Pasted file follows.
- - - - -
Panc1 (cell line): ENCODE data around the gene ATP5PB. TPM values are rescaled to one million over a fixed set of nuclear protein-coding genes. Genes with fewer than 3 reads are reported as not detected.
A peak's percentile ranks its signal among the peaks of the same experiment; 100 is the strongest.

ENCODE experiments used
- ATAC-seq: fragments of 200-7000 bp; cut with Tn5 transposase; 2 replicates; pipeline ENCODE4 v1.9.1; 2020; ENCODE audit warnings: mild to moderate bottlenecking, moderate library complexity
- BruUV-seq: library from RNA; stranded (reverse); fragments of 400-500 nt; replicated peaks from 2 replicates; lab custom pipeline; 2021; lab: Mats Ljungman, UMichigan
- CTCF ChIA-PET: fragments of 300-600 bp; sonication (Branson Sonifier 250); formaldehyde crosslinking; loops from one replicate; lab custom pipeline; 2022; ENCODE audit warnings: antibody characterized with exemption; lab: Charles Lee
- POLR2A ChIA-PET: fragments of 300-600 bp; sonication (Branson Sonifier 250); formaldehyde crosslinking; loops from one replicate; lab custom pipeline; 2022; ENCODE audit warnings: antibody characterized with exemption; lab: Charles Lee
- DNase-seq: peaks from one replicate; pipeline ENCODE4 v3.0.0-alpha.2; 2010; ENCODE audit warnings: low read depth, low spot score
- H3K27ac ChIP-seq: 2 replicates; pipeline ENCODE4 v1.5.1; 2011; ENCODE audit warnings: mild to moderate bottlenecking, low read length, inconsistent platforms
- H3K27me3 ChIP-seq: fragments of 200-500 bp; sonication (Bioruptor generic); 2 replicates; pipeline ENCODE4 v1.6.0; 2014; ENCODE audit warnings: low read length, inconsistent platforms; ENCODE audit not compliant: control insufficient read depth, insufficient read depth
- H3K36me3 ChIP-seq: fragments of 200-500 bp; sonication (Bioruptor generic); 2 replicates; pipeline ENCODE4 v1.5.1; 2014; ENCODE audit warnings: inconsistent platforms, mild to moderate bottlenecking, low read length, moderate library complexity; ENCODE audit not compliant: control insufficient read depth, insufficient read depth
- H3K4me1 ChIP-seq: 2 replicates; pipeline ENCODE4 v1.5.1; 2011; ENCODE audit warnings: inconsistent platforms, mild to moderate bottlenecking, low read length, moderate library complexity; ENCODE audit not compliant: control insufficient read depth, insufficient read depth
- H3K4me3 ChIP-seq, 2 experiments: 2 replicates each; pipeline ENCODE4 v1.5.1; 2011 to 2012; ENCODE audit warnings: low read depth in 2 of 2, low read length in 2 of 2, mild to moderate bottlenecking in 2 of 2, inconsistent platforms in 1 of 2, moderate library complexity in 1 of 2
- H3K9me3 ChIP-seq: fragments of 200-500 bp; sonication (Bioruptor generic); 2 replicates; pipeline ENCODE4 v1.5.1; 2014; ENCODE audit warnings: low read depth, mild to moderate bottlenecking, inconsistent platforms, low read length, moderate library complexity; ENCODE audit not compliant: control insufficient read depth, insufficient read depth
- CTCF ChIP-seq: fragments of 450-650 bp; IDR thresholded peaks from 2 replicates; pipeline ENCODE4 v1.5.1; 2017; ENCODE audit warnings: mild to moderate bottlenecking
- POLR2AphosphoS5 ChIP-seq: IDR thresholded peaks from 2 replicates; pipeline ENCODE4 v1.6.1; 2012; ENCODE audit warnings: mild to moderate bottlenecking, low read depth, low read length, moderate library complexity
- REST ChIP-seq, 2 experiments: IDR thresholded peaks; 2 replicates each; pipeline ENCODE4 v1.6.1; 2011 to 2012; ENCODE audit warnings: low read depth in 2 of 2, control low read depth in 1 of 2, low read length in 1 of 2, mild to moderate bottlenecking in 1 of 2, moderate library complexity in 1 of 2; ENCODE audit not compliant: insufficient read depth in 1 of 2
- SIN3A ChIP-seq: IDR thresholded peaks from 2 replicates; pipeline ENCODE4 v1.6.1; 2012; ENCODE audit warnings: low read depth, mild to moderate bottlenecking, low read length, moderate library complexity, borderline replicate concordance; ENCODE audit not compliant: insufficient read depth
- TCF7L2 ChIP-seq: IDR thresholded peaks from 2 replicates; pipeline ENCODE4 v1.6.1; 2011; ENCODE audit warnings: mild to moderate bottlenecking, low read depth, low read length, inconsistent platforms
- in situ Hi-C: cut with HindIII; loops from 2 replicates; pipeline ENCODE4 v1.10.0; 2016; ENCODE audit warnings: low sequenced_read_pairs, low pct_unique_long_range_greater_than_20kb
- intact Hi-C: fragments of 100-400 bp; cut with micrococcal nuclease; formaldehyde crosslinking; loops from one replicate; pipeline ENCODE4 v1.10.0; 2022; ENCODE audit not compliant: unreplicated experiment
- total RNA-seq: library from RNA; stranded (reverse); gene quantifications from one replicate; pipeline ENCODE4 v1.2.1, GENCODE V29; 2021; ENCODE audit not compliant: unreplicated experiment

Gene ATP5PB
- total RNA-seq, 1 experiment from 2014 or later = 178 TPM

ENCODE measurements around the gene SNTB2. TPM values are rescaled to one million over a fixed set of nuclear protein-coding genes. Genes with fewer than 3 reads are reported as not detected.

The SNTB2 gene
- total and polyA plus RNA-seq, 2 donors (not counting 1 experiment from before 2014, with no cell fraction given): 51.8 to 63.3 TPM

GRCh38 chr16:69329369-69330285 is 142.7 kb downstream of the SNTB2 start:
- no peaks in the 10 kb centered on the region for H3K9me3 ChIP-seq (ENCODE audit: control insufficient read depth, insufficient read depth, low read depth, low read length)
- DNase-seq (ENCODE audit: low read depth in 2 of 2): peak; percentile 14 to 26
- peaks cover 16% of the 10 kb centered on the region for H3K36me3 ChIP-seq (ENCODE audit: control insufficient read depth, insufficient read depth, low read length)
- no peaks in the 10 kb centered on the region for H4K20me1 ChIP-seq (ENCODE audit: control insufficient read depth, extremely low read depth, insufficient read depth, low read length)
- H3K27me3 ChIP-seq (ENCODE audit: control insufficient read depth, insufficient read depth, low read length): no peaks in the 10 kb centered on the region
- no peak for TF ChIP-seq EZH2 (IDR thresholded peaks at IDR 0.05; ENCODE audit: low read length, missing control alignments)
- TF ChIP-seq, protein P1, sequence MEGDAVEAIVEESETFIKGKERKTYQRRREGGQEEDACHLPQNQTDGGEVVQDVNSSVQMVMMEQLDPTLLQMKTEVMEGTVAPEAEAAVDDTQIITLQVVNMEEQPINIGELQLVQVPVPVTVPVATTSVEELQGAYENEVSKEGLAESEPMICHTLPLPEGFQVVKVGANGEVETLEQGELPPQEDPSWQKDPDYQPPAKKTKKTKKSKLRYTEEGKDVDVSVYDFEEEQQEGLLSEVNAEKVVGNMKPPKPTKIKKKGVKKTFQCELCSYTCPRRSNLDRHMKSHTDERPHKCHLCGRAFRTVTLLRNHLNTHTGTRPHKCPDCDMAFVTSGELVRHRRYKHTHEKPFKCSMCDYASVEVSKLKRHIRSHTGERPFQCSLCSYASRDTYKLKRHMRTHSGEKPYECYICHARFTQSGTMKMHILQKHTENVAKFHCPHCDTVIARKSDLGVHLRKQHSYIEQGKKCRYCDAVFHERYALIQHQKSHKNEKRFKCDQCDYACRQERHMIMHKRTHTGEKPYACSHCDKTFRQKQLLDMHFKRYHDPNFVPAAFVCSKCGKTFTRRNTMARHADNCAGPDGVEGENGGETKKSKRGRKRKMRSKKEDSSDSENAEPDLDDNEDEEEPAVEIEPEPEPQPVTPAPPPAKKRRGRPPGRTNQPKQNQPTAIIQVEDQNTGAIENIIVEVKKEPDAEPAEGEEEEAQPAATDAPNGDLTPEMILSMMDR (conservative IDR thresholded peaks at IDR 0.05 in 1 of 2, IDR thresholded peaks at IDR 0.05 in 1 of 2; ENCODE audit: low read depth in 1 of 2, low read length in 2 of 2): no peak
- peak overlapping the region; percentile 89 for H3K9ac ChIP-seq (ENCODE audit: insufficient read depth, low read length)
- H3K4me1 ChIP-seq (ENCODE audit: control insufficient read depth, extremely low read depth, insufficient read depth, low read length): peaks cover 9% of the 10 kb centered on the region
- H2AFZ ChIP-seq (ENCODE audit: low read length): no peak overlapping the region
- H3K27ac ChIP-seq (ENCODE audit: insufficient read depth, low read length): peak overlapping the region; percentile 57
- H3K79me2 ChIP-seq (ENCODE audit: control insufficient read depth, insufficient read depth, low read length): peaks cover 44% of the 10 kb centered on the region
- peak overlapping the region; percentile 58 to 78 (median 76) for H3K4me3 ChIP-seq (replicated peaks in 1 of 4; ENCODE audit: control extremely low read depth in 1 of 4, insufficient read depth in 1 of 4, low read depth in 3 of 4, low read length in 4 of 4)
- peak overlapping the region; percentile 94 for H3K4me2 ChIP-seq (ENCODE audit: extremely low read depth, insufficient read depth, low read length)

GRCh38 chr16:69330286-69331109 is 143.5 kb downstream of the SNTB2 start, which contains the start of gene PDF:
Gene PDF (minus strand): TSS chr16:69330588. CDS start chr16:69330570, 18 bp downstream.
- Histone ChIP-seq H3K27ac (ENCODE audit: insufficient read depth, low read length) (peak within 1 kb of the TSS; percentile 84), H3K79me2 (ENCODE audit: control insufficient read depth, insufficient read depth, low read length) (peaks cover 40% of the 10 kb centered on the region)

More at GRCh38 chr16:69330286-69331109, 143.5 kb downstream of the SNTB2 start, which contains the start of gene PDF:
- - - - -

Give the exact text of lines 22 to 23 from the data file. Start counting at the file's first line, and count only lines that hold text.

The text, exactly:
- total RNA-seq: library from RNA; stranded (reverse); gene quantifications from one replicate; pipeline ENCODE4 v1.2.1, GENCODE V29; 2021; ENCODE audit not compliant: unreplicated experiment

Gene ATP5PB